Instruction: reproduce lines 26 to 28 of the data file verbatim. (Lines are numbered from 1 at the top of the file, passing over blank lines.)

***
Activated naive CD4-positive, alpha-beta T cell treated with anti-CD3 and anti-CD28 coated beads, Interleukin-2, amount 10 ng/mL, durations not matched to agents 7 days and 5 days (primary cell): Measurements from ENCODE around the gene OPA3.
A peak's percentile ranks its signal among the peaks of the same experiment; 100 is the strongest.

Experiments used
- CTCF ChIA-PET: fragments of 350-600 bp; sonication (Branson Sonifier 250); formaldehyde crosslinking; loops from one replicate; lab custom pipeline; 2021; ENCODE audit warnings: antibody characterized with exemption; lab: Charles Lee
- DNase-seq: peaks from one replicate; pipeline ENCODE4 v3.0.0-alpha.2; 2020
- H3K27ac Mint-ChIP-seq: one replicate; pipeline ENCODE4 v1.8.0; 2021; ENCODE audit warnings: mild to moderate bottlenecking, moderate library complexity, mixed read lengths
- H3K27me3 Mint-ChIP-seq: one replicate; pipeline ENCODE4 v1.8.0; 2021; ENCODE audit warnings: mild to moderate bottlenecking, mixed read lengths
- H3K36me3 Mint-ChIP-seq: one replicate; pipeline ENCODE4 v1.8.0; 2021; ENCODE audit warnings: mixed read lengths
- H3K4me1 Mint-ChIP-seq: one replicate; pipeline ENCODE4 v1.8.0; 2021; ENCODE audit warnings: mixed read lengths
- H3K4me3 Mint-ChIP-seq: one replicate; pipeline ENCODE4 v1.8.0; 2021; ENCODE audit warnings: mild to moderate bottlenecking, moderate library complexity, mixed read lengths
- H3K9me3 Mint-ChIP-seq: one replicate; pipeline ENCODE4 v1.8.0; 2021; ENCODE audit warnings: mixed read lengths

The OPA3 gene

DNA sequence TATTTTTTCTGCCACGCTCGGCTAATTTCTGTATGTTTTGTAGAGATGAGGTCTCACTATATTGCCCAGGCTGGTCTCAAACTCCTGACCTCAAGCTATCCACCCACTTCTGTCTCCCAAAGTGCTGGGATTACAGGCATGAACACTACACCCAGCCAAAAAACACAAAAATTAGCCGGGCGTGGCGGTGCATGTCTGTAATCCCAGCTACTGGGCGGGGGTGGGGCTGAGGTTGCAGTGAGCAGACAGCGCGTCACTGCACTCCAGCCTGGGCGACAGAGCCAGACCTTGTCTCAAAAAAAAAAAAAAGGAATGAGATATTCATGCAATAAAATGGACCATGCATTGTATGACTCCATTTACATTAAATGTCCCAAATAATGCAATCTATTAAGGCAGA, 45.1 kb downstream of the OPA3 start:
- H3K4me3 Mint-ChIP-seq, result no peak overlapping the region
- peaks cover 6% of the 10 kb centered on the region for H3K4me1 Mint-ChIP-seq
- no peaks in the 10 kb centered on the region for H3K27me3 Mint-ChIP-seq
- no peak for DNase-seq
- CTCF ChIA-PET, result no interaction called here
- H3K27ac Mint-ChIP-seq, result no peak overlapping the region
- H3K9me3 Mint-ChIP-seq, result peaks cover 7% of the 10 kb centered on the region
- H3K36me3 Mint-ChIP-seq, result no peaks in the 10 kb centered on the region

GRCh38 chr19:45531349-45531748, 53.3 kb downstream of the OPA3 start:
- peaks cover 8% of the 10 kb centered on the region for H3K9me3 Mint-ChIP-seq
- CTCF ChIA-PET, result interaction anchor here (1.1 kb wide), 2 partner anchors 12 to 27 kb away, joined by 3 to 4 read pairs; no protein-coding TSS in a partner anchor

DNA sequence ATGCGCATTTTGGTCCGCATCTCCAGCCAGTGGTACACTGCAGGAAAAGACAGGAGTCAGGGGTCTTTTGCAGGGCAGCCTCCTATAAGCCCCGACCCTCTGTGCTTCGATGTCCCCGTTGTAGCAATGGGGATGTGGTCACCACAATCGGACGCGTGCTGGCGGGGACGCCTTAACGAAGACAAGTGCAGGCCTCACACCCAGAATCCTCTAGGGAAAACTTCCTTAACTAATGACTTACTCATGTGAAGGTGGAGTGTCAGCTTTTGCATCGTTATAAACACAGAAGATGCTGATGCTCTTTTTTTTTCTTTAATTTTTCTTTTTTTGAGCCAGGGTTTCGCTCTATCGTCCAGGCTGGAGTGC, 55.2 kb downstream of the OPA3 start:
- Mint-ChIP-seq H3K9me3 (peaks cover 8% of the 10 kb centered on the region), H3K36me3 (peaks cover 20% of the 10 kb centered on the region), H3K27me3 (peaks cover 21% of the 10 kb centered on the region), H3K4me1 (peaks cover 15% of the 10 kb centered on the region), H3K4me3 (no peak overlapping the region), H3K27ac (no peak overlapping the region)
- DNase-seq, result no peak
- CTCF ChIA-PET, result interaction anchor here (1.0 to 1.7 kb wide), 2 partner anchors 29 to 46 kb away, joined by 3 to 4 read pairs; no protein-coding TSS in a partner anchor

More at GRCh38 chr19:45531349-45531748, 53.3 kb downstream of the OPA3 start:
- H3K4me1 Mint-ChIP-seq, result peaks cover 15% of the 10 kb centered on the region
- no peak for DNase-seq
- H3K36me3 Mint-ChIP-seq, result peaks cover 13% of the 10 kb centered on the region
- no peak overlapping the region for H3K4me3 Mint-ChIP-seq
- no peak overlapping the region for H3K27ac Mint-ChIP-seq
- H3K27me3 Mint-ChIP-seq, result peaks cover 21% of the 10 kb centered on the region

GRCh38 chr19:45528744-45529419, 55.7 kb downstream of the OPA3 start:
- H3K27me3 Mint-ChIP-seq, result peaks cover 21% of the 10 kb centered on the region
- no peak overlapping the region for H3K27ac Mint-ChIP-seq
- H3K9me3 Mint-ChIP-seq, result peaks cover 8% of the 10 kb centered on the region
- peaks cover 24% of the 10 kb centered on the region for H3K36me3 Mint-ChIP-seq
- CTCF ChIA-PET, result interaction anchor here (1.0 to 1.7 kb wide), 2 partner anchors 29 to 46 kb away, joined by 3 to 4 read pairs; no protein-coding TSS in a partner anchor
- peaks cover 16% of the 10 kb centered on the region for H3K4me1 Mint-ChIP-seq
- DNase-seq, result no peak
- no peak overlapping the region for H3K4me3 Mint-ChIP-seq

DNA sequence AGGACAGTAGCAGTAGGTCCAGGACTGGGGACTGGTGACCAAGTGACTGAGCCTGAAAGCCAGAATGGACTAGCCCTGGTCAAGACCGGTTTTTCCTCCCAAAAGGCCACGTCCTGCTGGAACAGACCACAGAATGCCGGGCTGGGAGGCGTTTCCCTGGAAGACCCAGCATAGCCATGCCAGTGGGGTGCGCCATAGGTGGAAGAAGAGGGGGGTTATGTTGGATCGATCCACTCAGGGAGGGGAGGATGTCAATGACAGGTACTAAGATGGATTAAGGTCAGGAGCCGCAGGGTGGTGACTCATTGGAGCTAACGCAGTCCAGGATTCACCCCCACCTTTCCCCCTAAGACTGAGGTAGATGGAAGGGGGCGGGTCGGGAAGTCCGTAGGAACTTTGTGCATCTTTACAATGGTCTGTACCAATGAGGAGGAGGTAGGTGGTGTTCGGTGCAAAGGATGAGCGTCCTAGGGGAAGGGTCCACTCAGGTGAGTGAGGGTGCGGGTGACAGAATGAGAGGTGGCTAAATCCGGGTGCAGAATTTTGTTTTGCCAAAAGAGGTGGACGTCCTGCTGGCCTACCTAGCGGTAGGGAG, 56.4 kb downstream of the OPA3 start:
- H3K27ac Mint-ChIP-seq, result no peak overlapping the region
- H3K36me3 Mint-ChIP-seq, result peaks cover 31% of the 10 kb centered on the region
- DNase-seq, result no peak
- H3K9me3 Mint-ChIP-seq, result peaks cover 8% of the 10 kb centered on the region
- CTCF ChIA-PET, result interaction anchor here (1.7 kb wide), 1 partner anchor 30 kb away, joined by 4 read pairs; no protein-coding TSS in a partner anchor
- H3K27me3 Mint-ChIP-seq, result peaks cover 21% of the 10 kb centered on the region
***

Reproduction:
- Mint-ChIP-seq H3K9me3 (peaks cover 8% of the 10 kb centered on the region), H3K36me3 (peaks cover 20% of the 10 kb centered on the region), H3K27me3 (peaks cover 21% of the 10 kb centered on the region), H3K4me1 (peaks cover 15% of the 10 kb centered on the region), H3K4me3 (no peak overlapping the region), H3K27ac (no peak overlapping the region)
- DNase-seq, result no peak
- CTCF ChIA-PET, result interaction anchor here (1.0 to 1.7 kb wide), 2 partner anchors 29 to 46 kb away, joined by 3 to 4 read pairs; no protein-coding TSS in a partner anchor